by Dr. Heather Williams, Department of Biological Sciences, SUNY at Buffalo
The eastern subspecies of Purple Martin is one of a very select list of wild birds that is totally dependent on humans for nesting—the species exclusively breeds in human-made structures, mostly nest boxes. That dependence gives martin ‘landlords’ an extra responsibility to make sure they are doing everything they can to optimize breeding conditions for ‘their’ birds. One feature that both scientists and landlords have noted about Purple Martin nests is that they often contain a lot of parasites. Lift up the surface material of many Purple Martin nests and you will realize that it is not only inhabited by nestling birds, but also houses large populations of blood-feeding mites, fleas and fly larvae. These parasites spend most of their time in the nest material, but surface to get a meal from the unsuspecting nestlings.
This realization has led many Purple Martin landlords to try to reduce the number of nest parasites to help the nestlings. One common method of doing this is through nest replacements. In a nest replacement, nesting material with its associated parasites, is removed at regular intervals by landlords during the nesting period and replaced with parasite-free material such as dried pine needles. Although this practice makes intuitive sense, the practice had never been scientifically tested to be sure that it is really effective in reducing parasite load, and that this made a measurable improvement to nestling success.
Measuring Nestling Health
To test this practice, my students at the State University of New York at Buffalo and I worked with the Purple Martin Conservation Association. Our goals were to measure the reduction in parasite load associated with nest replacements, and to see if there were any improvements in nestling health due to the reduction. We also wanted to know if we could detect any negative impact of nest replacements, due, for example, to handling stress in the nestlings.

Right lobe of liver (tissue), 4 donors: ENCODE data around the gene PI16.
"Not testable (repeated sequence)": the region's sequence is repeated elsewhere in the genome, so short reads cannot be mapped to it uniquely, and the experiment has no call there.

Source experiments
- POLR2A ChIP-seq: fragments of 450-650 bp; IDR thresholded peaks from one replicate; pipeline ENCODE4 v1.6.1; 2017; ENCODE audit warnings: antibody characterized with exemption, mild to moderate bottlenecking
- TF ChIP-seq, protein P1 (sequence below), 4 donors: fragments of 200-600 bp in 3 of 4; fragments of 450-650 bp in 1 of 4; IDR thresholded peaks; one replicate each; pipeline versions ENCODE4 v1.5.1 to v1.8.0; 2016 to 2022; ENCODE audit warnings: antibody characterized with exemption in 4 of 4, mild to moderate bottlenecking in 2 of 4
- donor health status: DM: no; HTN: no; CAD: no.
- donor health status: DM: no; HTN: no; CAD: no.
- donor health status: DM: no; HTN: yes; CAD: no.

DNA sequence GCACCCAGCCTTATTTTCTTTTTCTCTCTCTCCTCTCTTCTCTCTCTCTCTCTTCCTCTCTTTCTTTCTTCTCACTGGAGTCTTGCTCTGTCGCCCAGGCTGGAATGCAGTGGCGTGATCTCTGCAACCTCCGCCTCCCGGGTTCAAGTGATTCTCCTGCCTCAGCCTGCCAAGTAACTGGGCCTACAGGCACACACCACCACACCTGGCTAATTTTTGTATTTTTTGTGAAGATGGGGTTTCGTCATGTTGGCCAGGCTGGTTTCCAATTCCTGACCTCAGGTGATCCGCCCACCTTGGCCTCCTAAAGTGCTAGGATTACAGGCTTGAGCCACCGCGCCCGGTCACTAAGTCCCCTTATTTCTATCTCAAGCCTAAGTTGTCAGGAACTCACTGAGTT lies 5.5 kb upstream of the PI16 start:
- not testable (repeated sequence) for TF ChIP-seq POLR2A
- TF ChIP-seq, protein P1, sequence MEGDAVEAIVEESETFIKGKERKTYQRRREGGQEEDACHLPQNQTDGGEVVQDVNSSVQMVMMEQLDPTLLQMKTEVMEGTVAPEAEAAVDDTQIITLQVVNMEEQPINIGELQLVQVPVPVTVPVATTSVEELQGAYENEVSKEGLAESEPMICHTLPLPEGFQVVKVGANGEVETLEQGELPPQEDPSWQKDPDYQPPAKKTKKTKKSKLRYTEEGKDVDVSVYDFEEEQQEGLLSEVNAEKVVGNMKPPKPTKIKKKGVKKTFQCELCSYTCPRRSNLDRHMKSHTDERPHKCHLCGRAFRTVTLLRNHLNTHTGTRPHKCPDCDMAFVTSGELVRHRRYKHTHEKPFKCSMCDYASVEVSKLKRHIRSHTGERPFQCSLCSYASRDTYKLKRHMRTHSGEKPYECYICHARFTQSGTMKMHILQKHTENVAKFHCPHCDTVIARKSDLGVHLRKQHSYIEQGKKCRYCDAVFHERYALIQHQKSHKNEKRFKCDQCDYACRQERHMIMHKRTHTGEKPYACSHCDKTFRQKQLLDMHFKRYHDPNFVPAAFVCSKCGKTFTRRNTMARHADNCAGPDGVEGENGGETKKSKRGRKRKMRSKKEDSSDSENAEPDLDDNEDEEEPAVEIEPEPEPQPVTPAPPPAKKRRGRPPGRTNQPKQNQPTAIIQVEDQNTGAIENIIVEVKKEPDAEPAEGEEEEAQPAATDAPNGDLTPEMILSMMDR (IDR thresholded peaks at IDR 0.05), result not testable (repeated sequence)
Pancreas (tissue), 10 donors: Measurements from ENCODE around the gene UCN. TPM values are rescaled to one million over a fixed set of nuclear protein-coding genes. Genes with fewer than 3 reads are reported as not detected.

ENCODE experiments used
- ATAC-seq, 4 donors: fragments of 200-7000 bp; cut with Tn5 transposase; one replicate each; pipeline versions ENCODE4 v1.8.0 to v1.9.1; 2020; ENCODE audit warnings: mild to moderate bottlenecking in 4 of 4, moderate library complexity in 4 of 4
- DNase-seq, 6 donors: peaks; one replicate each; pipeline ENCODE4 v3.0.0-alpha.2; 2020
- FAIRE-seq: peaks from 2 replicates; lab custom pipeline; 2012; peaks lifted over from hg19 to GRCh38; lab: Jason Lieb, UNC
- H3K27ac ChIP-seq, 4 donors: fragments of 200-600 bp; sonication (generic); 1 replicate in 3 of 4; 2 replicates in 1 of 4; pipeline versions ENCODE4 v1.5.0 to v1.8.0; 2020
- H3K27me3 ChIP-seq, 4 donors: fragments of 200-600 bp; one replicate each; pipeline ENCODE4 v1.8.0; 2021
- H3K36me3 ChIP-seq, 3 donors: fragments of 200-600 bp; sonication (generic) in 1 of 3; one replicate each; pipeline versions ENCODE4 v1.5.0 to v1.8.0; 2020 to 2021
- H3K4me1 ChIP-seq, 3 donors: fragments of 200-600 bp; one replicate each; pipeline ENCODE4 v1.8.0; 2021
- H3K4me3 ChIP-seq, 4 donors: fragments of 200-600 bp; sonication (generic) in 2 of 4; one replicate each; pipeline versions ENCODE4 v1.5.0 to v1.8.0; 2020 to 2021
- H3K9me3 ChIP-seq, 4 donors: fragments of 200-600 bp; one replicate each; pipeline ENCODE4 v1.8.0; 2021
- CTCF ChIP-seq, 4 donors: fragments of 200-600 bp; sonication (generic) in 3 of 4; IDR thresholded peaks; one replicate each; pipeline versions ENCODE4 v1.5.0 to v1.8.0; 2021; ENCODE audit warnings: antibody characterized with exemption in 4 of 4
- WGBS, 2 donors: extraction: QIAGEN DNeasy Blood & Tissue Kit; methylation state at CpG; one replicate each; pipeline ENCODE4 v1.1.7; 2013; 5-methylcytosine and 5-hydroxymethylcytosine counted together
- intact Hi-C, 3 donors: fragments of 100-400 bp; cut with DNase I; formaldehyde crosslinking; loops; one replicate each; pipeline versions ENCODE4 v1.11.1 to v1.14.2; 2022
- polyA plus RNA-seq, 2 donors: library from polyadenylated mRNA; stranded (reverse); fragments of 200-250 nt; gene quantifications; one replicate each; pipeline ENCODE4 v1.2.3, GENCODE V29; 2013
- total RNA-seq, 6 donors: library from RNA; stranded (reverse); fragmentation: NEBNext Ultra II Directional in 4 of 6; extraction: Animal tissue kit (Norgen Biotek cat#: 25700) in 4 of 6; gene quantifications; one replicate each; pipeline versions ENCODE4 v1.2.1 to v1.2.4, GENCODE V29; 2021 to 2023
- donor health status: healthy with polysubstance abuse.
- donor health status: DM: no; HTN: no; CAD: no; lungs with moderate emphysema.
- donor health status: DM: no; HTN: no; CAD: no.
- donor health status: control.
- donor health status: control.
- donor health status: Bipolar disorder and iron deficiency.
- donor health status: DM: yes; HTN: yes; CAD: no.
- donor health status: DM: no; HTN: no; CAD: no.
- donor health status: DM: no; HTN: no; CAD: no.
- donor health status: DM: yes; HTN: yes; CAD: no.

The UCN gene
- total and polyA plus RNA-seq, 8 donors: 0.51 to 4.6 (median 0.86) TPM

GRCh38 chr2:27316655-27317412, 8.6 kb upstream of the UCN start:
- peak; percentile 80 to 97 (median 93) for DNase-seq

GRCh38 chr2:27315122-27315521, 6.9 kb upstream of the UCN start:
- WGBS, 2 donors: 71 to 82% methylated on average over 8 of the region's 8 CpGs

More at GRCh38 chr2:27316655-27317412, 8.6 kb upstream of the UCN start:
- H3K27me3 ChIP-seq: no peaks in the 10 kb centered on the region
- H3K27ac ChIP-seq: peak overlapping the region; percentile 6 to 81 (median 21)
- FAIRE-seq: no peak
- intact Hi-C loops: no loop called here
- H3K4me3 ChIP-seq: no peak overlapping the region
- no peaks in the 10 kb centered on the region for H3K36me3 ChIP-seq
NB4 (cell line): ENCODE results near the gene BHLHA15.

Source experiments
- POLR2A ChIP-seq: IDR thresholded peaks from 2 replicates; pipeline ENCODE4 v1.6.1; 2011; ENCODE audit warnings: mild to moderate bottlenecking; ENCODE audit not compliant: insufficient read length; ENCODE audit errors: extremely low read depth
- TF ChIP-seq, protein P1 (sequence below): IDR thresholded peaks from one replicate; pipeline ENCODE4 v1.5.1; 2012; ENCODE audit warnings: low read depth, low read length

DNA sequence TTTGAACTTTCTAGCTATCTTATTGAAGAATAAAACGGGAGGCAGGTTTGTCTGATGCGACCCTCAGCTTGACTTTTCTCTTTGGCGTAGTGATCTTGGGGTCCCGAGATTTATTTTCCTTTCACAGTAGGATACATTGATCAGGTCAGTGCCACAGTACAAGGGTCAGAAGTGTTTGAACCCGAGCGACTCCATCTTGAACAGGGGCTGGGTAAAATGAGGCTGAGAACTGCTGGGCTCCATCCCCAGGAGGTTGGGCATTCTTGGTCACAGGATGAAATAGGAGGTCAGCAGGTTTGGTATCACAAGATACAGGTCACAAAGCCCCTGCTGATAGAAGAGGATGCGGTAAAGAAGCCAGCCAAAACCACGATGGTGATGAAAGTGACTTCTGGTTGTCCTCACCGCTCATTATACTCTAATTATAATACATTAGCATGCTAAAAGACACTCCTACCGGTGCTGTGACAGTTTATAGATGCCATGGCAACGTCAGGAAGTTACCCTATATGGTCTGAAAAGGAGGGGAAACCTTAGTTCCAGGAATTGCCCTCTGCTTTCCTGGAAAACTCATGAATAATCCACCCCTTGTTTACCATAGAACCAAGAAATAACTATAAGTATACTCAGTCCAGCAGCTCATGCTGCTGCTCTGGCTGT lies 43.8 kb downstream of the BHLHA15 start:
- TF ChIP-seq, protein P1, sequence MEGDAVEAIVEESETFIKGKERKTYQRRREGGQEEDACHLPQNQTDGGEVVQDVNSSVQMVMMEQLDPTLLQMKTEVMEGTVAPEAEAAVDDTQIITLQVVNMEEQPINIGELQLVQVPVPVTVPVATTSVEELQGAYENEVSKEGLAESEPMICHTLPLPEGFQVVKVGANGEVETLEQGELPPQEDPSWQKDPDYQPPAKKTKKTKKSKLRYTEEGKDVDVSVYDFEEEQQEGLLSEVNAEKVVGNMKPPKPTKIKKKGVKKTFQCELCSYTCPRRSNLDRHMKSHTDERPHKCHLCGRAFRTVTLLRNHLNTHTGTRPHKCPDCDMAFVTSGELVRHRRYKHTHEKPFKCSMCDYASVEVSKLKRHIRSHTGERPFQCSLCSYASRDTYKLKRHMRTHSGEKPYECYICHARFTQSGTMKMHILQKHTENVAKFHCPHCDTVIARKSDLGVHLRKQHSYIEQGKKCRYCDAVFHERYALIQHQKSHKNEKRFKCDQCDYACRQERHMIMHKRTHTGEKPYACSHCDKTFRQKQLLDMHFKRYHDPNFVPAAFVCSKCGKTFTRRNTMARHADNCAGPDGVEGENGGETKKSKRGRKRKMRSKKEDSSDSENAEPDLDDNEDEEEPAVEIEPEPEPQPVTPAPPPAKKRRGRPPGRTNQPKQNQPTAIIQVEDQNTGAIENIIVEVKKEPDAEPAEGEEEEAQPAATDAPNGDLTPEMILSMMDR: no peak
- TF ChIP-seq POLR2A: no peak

In our study, we subjected half of the nests in the martin colonies at our field site (Iroquois National Wildlife Refuge) to weekly nest replacements, and left the other half unchanged. We then collected samples of the parasites in nesting material from all nests and made measurements of nestling success. We counted how many nestlings fledged from each nest, recorded their body mass and took blood samples to determine their hematocrit level (which can tell us whether or not nestlings are anemic), the level of their plasma metabolites (which can tell us how well fed nestlings are), and their ratio of their two main kinds of white blood cells called heterophils and lymphocytes (a high ratio indicates a bird under immune or physiological stress).
No Clear Benefit
We found that Purple Martins certainly do have a lot of parasites to deal with in their nests. A nest might house as many as 1,000 fleas, 6,000 mites and 100 blowfly larvae, all of which feed exclusively on blood. Nest replacements were effective at reducing the populations of fleas and blowfly larvae in the nests, but mite populations rebounded extremely quickly after nest changes, returning to their original population size in less than one week. We didn’t find any evidence for decreased fledging rate, body mass or plasma metabolite level in the nestlings with the higher parasite load, but we did see these nestlings had a slightly lower hematocrit level, implying they might be struggling to replace the red blood cells taken by the parasites. Against our expectations, we also saw that the nestlings with the higher parasite load actually had a lower ratio of heterophils to lymphocytes than their neighbors which had nest replacements. This might indicate that nest changes are actually increasing nestling stress due to additional handling, negating any benefit associated with the reduction in parasite load.
“Our results show that, at least for routine infestations of parasites, nest replacements are not clearly conferring a benefit to Purple Martin nestlings.”
The level of contact that people should have with wild birds in the name of conservation can be a contentious issue. Without careful research, it can be tough to decide what is helping wildlife and what might be inadvertently causing them stress. Our results show, that at least for routine infestations of parasites, nest replacements are not clearly conferring a benefit to Purple Martin nestlings.
- Williams, H. M., K. Dittmar, and S. Smith Pagano. 2020. A parasite reduction conservation intervention does not improve fledging success or most condition metrics for Purple Martins. The Condor: Ornithological Applications 122(4): 1–14. https://doi.org/10.1093/condor/duaa051